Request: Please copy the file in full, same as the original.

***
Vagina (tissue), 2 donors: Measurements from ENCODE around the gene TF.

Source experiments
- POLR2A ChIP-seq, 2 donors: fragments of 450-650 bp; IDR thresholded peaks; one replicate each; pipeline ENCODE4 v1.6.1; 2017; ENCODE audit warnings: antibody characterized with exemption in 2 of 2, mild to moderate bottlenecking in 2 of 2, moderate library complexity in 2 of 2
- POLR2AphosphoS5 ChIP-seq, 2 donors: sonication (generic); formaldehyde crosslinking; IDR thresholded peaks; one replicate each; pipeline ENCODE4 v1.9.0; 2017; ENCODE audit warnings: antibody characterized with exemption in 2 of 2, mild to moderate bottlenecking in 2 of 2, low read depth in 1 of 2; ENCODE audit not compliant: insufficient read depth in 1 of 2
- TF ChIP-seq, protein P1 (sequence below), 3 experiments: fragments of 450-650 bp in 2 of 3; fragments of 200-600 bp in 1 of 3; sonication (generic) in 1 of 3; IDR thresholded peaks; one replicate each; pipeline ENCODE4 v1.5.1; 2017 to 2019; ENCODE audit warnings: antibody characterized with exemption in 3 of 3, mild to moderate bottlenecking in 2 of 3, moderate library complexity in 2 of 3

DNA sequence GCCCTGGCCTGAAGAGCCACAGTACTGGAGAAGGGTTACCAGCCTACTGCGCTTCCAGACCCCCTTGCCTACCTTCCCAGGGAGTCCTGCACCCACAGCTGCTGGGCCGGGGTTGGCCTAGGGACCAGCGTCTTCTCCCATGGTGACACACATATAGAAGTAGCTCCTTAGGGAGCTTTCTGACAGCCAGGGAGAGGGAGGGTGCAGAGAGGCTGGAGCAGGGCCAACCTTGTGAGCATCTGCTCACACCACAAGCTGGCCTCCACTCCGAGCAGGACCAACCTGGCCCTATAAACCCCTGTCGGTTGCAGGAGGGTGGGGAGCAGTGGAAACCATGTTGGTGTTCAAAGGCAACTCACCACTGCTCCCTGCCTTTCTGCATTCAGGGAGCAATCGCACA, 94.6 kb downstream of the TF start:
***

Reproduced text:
Vagina (tissue), 2 donors: Measurements from ENCODE around the gene TF.

Source experiments
- POLR2A ChIP-seq, 2 donors: fragments of 450-650 bp; IDR thresholded peaks; one replicate each; pipeline ENCODE4 v1.6.1; 2017; ENCODE audit warnings: antibody characterized with exemption in 2 of 2, mild to moderate bottlenecking in 2 of 2, moderate library complexity in 2 of 2
- POLR2AphosphoS5 ChIP-seq, 2 donors: sonication (generic); formaldehyde crosslinking; IDR thresholded peaks; one replicate each; pipeline ENCODE4 v1.9.0; 2017; ENCODE audit warnings: antibody characterized with exemption in 2 of 2, mild to moderate bottlenecking in 2 of 2, low read depth in 1 of 2; ENCODE audit not compliant: insufficient read depth in 1 of 2
- TF ChIP-seq, protein P1 (sequence below), 3 experiments: fragments of 450-650 bp in 2 of 3; fragments of 200-600 bp in 1 of 3; sonication (generic) in 1 of 3; IDR thresholded peaks; one replicate each; pipeline ENCODE4 v1.5.1; 2017 to 2019; ENCODE audit warnings: antibody characterized with exemption in 3 of 3, mild to moderate bottlenecking in 2 of 3, moderate library complexity in 2 of 3

DNA sequence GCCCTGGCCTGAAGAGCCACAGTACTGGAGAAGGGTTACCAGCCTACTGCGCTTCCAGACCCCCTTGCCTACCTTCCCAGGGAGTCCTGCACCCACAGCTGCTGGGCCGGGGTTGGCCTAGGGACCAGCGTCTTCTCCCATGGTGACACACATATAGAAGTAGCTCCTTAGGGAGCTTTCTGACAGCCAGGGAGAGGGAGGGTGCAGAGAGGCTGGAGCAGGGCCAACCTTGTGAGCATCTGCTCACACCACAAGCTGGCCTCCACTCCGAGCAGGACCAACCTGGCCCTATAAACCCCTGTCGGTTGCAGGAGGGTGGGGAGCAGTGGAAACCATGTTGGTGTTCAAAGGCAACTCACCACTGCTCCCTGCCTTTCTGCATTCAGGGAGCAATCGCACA, 94.6 kb downstream of the TF start: